“Something I've learned about people who live small is that they are more interested in investing in experiences rather than things,” says Weissman, a minimalist himself.

Sharing such small space can also be a point of contention, so those interested in going tiny must really enjoy spending quality – and quantity – time with their roommates.

“In smaller spaces, even little noises and sounds can start to get on your nerves,” Rolfingsmeyer warns.

Regardless of whether a whole family or just one person and a dog is living inside a tiny home, condensation can become an issue. Weissman recommends ensuring the tiny home you buy – whether it’s new or being resold – has a proper ventilation system for optimal air quality.

“Especially in colder climates, you start getting condensation. And as a result, mold is a relatively common problem in tiny homes,” he explains. “However, we created a heat recovery ventilation system and over the years it was adopted by other tiny home builders, too. [The system] circulates air through the tiny house and makes for a much healthier environment.”

According to Weissman, only 5% of tiny home owners move their home around regularly and 20% move it once every five years. Most buyers must arrange or purchase a permanent space for the structure to live because, unlike buying a traditional house, a tiny home more than likely won’t come with land.

“The majority of our homes are going into a backyard, and then some are going into a tiny house community,”  Weissman says. “But for those that aren’t, the owners have to consider buying a plot of land.”

So, if you’re up for adventure – or are looking for a way to potentially save money while reaping the benefits of homeownership – consider taking on a big year ahead in a tiny home. Rolfingsmeyer suggests getting in contact with your local RE/MAX agent to discuss new versus resale options, land, local tiny home communities and more.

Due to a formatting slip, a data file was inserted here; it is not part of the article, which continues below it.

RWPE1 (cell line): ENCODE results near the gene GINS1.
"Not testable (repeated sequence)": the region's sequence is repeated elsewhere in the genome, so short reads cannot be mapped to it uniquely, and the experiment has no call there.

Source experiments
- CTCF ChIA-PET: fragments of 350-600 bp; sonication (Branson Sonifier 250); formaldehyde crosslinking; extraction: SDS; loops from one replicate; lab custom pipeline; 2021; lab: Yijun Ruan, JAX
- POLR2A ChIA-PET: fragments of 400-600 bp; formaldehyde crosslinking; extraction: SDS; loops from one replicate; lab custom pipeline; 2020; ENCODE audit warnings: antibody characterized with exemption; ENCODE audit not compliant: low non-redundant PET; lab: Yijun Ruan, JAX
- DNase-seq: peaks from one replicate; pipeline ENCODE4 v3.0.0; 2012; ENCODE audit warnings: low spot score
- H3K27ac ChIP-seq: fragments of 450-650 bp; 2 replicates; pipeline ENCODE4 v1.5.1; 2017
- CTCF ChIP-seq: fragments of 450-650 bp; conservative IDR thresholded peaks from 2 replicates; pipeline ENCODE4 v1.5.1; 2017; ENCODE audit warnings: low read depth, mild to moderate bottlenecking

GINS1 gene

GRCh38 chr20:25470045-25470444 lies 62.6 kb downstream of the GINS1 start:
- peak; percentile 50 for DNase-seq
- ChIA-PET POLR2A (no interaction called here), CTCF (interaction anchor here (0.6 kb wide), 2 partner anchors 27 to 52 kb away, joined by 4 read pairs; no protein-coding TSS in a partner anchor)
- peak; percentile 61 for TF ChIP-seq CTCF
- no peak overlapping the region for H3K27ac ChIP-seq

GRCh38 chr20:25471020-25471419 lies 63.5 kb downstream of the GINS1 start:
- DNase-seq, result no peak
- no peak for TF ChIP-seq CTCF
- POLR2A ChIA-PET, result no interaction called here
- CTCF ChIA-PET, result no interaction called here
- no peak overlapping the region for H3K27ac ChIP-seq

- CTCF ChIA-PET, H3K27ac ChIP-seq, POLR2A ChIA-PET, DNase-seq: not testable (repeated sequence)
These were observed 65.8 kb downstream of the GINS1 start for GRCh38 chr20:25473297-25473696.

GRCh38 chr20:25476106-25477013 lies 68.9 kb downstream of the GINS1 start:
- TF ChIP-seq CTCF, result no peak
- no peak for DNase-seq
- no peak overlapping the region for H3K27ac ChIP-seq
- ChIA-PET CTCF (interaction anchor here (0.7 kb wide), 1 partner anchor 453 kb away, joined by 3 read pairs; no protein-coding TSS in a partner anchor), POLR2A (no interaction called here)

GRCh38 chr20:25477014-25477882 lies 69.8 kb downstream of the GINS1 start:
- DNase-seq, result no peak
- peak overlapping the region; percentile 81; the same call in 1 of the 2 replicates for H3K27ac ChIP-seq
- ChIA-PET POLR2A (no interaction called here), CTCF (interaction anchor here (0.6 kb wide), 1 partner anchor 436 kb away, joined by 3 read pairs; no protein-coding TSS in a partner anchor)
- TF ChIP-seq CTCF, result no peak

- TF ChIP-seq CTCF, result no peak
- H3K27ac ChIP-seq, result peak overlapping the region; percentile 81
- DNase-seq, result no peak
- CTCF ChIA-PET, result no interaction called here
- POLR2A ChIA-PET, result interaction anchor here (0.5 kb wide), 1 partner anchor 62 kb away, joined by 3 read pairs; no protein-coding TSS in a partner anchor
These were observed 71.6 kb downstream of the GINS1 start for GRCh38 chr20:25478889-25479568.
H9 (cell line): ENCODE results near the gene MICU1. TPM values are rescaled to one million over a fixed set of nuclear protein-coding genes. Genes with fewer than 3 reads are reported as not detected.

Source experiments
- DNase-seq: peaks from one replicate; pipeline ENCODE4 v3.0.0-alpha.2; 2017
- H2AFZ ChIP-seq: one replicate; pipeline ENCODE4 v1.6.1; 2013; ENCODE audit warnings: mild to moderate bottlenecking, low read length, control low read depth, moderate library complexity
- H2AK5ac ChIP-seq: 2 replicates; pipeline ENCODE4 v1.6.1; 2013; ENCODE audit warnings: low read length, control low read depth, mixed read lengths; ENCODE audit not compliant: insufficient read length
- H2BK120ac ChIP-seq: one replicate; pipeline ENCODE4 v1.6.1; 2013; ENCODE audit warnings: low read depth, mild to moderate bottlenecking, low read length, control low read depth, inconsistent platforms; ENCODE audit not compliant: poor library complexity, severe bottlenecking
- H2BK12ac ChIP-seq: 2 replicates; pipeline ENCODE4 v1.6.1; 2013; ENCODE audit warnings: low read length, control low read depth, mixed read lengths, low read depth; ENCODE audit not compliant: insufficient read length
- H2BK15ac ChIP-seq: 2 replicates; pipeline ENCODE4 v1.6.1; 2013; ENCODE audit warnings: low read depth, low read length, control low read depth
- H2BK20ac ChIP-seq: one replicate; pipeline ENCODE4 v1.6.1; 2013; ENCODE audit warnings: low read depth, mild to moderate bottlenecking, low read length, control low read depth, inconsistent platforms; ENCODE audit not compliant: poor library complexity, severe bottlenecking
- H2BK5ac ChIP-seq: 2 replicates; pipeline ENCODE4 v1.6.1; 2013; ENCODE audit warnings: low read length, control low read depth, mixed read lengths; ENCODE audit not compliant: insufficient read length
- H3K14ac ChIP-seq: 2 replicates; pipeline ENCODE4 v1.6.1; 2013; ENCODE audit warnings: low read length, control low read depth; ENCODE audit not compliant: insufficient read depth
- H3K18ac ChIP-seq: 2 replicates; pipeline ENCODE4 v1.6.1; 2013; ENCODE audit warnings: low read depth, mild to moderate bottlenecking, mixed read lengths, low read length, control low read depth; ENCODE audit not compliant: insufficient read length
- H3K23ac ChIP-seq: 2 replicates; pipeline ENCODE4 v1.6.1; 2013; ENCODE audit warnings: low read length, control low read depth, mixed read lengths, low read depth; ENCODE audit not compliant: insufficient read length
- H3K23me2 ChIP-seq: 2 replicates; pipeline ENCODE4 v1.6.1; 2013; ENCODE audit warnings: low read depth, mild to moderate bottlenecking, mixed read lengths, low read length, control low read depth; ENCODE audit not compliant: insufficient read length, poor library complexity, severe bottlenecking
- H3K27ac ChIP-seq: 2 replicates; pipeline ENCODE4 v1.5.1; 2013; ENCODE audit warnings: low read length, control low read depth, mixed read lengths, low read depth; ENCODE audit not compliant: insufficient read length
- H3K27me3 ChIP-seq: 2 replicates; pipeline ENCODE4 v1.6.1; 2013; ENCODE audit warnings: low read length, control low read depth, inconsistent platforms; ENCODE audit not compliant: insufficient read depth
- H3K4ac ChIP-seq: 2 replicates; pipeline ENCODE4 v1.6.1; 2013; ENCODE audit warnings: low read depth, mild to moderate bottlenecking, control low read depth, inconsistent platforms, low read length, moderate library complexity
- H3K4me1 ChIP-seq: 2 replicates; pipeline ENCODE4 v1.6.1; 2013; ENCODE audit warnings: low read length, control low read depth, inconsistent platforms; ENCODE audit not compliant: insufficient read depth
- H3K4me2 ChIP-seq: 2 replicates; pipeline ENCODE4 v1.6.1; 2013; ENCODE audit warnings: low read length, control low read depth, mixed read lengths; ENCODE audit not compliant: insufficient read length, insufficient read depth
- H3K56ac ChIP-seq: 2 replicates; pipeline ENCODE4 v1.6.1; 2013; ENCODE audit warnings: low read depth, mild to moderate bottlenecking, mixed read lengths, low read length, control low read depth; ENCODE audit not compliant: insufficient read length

Clever Ways to Finally Upgrade An Old Worn Down or Dated Fireplace


What you should know if you’re taking possession of a home in 2022

 and 

Photo: Roman / Adobe Stock

For thousands of people, 2022 is the year that they take possession of a brand new home.

While it’s exciting to turn the key for the first time in your new home’s front door, there’s several national and global influences at play that will shape the closing and possession phase of buying a property this year.

If you’re preparing to move into new digs in 2022, here are a few things that you may want to take into consideration.

Furniture and appliance orders are still delayed

If you’re waiting on that sectional to arrive or the bed frame you love to come back in stock, you belong to the many people who have been impacted by furniture delivery delays and shortages.